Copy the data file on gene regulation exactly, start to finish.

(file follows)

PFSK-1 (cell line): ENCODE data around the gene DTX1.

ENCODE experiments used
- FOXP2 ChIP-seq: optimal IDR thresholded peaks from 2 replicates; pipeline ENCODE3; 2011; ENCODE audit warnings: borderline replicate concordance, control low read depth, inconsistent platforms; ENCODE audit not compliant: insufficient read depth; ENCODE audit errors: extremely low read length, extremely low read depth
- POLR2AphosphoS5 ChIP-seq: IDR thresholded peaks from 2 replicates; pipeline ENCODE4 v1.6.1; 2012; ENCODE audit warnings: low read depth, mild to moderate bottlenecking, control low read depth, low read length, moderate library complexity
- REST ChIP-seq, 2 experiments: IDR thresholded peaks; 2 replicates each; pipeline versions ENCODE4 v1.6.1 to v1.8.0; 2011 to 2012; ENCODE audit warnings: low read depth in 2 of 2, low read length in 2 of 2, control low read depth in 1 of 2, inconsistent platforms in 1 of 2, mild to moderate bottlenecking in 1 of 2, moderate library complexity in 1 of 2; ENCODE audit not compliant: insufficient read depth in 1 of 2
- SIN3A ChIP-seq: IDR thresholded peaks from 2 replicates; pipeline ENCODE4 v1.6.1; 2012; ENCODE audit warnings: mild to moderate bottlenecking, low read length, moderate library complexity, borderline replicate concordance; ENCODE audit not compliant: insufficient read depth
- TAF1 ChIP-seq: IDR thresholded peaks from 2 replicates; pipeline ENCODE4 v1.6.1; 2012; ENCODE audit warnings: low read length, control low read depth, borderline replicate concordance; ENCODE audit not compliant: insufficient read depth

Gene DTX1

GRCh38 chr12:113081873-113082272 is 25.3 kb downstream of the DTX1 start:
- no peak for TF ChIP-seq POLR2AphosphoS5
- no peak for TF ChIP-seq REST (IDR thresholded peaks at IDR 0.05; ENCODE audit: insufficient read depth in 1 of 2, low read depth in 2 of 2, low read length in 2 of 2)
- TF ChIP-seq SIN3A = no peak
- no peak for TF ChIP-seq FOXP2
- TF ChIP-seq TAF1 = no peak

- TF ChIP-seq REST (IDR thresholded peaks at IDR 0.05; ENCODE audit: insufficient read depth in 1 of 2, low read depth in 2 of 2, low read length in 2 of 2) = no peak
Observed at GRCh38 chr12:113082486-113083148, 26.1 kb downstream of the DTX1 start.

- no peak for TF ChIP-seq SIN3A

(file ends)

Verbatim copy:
PFSK-1 (cell line): ENCODE data around the gene DTX1.

ENCODE experiments used
- FOXP2 ChIP-seq: optimal IDR thresholded peaks from 2 replicates; pipeline ENCODE3; 2011; ENCODE audit warnings: borderline replicate concordance, control low read depth, inconsistent platforms; ENCODE audit not compliant: insufficient read depth; ENCODE audit errors: extremely low read length, extremely low read depth
- POLR2AphosphoS5 ChIP-seq: IDR thresholded peaks from 2 replicates; pipeline ENCODE4 v1.6.1; 2012; ENCODE audit warnings: low read depth, mild to moderate bottlenecking, control low read depth, low read length, moderate library complexity
- REST ChIP-seq, 2 experiments: IDR thresholded peaks; 2 replicates each; pipeline versions ENCODE4 v1.6.1 to v1.8.0; 2011 to 2012; ENCODE audit warnings: low read depth in 2 of 2, low read length in 2 of 2, control low read depth in 1 of 2, inconsistent platforms in 1 of 2, mild to moderate bottlenecking in 1 of 2, moderate library complexity in 1 of 2; ENCODE audit not compliant: insufficient read depth in 1 of 2
- SIN3A ChIP-seq: IDR thresholded peaks from 2 replicates; pipeline ENCODE4 v1.6.1; 2012; ENCODE audit warnings: mild to moderate bottlenecking, low read length, moderate library complexity, borderline replicate concordance; ENCODE audit not compliant: insufficient read depth
- TAF1 ChIP-seq: IDR thresholded peaks from 2 replicates; pipeline ENCODE4 v1.6.1; 2012; ENCODE audit warnings: low read length, control low read depth, borderline replicate concordance; ENCODE audit not compliant: insufficient read depth

Gene DTX1

GRCh38 chr12:113081873-113082272 is 25.3 kb downstream of the DTX1 start:
- no peak for TF ChIP-seq POLR2AphosphoS5
- no peak for TF ChIP-seq REST (IDR thresholded peaks at IDR 0.05; ENCODE audit: insufficient read depth in 1 of 2, low read depth in 2 of 2, low read length in 2 of 2)
- TF ChIP-seq SIN3A = no peak
- no peak for TF ChIP-seq FOXP2
- TF ChIP-seq TAF1 = no peak

- TF ChIP-seq REST (IDR thresholded peaks at IDR 0.05; ENCODE audit: insufficient read depth in 1 of 2, low read depth in 2 of 2, low read length in 2 of 2) = no peak
Observed at GRCh38 chr12:113082486-113083148, 26.1 kb downstream of the DTX1 start.

- no peak for TF ChIP-seq SIN3A